Halfway through my career I spent a couple of years as a Creative Director in someone else’s agency, then several running my own (concentrating on everything other than being a Copywriter 75% of the time). But surely, going fulltime again as a freelance copywriter would be like stepping back into a familiar and comforting warm pool of rose-scented water.

Not one bit. I felt exposed, underqualified and smeared in rancid self-doubt jam from the sticky fingers of the imposter syndrome mind monster.

A couple of years freelancing later, dozens of very happy clients and a raft of new work, I’m well and truly back in the saddle of the self-belief pony.

Now that I’m out of the quagmire of non-worthiness, it’s weird to think that I was ever less than head-swellingly sure of myself. But when you’re up to your chinny-chin-chin in the muck of self-doubt you feel like everyone else is brilliantly creative and you’re a big fat dud.

It happens to the best of us
Yesterday I had a chat with an old friend of mine, a Graphic Designer (turned Creative Director, turned Managing Director, turned out-on-his-ear redundancy casualty).

This guy is very talented. Not only is he a very decent designer, he has the gift of the gab. He can hold the attention of a room. People like him; they hang on his every word, they believe in him; he has gravitas. Besides that, he’s just a bloody nice geezer. In short, anyone who snaps him up now would be getting a real gem on their team.

So with all this going for him, I was gobsmacked to hear him say that he reckoned he couldn’t cut it as a Creative Director anymore. To put this into perspective, he’s been CD at two agencies for a combined twenty odd years. Since hanging up his CD hat, he’s been MD of a high profile design agency for a mere six years, yet now he’s convinced he wouldn’t cut the mustard in his old Creative Director role.

Nonsense. The only thing stopping him is self-belief and I told him as much.

Knowing him, I’m sure the next time we meet up, he’ll be telling me the same thing as he breaks-in his £500 brogues, pacing the reclaimed oak floorboards of his Shoreditch Creative Director’s office. But that’s him, not everyone will find it so easy to find their lost confidence.

If your self-belief has taken a kicking, now what?
Let’s assume you already have skin that makes a rhino’s look like wet rice paper. If self-doubt has come knocking, what can you do to get on top again?

1) Work your socks off
You’ve seen your portfolio so much, even if it’s full of D&AD winners, it probably feels as stale as a budget airline donut. Do some new stuff to get excited about, even if it means making up your own creative briefs.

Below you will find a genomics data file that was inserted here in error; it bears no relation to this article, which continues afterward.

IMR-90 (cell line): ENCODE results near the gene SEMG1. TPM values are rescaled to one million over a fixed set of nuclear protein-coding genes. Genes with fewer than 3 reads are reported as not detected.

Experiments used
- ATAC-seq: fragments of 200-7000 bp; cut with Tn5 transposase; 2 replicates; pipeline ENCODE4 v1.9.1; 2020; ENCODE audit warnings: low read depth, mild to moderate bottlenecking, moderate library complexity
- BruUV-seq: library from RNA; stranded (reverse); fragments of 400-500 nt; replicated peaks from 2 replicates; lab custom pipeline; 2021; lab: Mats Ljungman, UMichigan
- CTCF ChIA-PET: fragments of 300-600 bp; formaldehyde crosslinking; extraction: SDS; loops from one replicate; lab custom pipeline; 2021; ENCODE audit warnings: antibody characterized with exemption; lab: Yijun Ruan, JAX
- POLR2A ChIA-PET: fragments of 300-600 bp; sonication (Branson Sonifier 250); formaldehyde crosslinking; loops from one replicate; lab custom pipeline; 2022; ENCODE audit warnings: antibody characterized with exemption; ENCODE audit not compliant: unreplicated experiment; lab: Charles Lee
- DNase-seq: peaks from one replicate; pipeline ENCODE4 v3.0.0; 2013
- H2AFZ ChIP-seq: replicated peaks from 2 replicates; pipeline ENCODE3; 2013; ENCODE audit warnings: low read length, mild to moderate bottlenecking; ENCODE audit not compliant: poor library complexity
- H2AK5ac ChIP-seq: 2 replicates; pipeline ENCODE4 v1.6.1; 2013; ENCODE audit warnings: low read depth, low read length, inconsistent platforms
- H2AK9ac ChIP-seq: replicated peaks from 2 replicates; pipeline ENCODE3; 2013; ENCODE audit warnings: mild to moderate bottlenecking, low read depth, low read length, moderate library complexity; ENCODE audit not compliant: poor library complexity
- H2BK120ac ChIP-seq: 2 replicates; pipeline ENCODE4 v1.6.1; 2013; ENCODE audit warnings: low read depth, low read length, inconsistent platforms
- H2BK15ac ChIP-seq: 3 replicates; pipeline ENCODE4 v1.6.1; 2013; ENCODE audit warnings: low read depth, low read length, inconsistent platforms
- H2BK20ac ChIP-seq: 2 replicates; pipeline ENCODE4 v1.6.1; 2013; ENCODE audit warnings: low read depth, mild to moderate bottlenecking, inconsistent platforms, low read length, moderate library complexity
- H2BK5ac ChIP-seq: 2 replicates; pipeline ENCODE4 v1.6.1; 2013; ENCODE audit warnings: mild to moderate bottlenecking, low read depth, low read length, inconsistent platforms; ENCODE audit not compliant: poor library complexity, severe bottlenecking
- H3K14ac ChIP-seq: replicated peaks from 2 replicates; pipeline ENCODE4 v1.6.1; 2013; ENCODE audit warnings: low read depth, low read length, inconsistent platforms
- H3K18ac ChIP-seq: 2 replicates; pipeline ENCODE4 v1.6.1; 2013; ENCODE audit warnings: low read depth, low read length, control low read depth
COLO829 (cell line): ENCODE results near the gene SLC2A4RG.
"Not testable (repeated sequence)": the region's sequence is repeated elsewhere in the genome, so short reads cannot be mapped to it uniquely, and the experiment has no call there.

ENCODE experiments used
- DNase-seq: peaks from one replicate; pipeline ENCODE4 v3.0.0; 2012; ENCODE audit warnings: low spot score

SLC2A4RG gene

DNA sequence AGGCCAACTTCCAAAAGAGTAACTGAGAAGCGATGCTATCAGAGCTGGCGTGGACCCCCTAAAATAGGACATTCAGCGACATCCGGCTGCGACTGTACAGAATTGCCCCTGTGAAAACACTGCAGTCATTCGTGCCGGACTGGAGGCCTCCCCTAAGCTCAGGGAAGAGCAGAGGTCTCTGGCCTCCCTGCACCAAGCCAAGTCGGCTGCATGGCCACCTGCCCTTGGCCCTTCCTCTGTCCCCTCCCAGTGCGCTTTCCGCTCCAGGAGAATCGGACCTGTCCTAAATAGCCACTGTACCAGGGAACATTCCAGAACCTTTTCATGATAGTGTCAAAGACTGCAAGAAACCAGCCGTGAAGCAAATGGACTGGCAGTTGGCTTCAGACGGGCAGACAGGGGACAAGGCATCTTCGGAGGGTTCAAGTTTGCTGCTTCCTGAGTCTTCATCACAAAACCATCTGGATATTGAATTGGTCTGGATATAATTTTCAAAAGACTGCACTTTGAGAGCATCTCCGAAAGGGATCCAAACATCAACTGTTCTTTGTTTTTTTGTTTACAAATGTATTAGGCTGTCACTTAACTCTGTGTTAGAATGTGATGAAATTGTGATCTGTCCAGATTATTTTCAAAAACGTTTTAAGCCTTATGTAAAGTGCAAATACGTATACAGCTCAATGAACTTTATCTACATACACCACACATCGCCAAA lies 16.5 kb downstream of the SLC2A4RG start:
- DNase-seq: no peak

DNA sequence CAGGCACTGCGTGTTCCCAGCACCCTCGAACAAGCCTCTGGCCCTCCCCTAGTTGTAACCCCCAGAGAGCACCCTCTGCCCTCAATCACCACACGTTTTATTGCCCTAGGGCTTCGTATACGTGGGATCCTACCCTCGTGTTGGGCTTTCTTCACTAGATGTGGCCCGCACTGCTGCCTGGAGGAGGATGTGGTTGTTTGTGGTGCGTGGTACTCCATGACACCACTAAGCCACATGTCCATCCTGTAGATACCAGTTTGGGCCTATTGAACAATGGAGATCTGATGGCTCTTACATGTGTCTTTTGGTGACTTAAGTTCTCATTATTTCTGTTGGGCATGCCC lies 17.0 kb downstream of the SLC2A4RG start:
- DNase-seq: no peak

2) Collaborate
Without the wind of fresh input, self-doubt grows like mould . Get yourself out there and work with people you know and respect. If they’re not up for it, get in touch with new creative buddies via LinkedIn or platforms like singlecreatives.com The Dots or Freelance Heroes. Headhunters can also be a great source of potential creative partners to buddy up with.

3) Expose yourself
Old Creative Directors, creative colleagues from previous agencies, college mates… get in touch with anyone who knows your business. Get them to look at your portfolio, especially new stuff that you’re not sure about. They’ll sort the wheat from the chaff more easily than you can. However, ultimately, you have to be comfortable with your own work; you’ll be the one defending it when the time comes.

4) Start a blog
Get all your self-doubting stupid ideas down. Write about what you know and what you’re learning as you make up new stuff. Publish it and get feedback. If it’s rubbish you can always unpublish it, but it’s good to get whatever self-doubts are holding you back, out of your head. Committing them to the public domain tends to pull your thinking into focus.

5) Do something new
Only using one muscle makes you lopsided. If you’re a Digital Illustrator, do a series of large-scale abstract pieces with real paint and canvas. If you’re a Graphic Designer, sign up for a life drawing class. If you’re a Copywriter, write a short story or two.

6) Spend time with the masters
Who inspired you in the first place? Get your old Graphis Annuals, Creative Reviews and Lürzer’s Archives out. Surround yourself with work that gets you excited.

7) Spread the love
Once you’ve found the old you, do your little bit to help others on their way. Take the time to give honest, constructive criticism to newbies and oldies alike. Just one word of encouragement can make all the difference.

Thick-skinned and pumped up; now my friend, it’s time to don your creative cape and fly. Have fun.

If you’re a freelance copywriter (thick-skinned or otherwise), you’ll also find these 40 survival tips handy.

Jonathan Wilcock (that’s me) is a freelance Copywriter, Art Director and Creative Director.
You can drop me line here, or email jonathan@sowhatif.co.uk